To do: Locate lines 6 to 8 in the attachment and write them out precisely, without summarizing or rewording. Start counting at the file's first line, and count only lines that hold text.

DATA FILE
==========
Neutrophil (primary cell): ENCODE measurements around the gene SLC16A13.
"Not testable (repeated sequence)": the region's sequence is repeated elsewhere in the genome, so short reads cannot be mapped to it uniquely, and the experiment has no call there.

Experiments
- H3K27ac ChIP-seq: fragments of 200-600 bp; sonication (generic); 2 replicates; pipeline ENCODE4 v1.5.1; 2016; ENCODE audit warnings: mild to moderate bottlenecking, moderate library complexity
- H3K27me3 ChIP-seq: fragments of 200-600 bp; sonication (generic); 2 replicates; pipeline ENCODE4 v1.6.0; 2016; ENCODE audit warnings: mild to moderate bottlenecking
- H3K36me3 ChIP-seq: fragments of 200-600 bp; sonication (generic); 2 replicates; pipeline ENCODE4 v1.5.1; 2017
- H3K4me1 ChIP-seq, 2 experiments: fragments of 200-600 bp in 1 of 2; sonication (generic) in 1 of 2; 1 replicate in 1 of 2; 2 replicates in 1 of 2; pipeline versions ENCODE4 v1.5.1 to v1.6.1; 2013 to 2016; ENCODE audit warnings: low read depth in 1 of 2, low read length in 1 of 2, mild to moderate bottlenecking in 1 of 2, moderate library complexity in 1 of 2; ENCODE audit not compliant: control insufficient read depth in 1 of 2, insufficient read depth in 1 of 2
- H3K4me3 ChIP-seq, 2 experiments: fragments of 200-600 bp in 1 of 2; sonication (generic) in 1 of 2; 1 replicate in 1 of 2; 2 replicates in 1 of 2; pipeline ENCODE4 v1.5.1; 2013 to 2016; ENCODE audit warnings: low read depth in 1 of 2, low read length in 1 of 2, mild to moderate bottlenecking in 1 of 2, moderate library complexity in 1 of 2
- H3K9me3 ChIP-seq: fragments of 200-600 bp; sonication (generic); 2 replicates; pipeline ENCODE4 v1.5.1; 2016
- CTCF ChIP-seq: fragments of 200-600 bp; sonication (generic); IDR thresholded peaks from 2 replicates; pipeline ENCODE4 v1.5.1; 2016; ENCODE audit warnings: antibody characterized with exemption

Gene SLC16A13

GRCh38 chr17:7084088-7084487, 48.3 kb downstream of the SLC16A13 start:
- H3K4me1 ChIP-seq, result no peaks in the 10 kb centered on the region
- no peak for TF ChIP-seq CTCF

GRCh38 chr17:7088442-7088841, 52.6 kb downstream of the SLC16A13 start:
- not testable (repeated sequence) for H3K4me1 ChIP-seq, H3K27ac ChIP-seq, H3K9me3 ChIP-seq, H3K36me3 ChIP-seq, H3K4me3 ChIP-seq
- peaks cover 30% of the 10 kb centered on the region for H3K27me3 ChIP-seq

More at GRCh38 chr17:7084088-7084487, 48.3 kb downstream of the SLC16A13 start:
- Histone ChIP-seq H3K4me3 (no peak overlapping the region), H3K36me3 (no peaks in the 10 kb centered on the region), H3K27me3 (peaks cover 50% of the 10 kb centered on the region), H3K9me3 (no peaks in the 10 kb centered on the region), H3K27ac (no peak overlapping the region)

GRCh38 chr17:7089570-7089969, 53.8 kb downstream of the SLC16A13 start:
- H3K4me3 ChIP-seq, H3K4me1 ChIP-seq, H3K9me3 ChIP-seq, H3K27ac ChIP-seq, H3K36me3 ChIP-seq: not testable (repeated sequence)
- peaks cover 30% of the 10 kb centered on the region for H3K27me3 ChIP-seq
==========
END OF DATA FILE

- H3K36me3 ChIP-seq: fragments of 200-600 bp; sonication (generic); 2 replicates; pipeline ENCODE4 v1.5.1; 2017
- H3K4me1 ChIP-seq, 2 experiments: fragments of 200-600 bp in 1 of 2; sonication (generic) in 1 of 2; 1 replicate in 1 of 2; 2 replicates in 1 of 2; pipeline versions ENCODE4 v1.5.1 to v1.6.1; 2013 to 2016; ENCODE audit warnings: low read depth in 1 of 2, low read length in 1 of 2, mild to moderate bottlenecking in 1 of 2, moderate library complexity in 1 of 2; ENCODE audit not compliant: control insufficient read depth in 1 of 2, insufficient read depth in 1 of 2
- H3K4me3 ChIP-seq, 2 experiments: fragments of 200-600 bp in 1 of 2; sonication (generic) in 1 of 2; 1 replicate in 1 of 2; 2 replicates in 1 of 2; pipeline ENCODE4 v1.5.1; 2013 to 2016; ENCODE audit warnings: low read depth in 1 of 2, low read length in 1 of 2, mild to moderate bottlenecking in 1 of 2, moderate library complexity in 1 of 2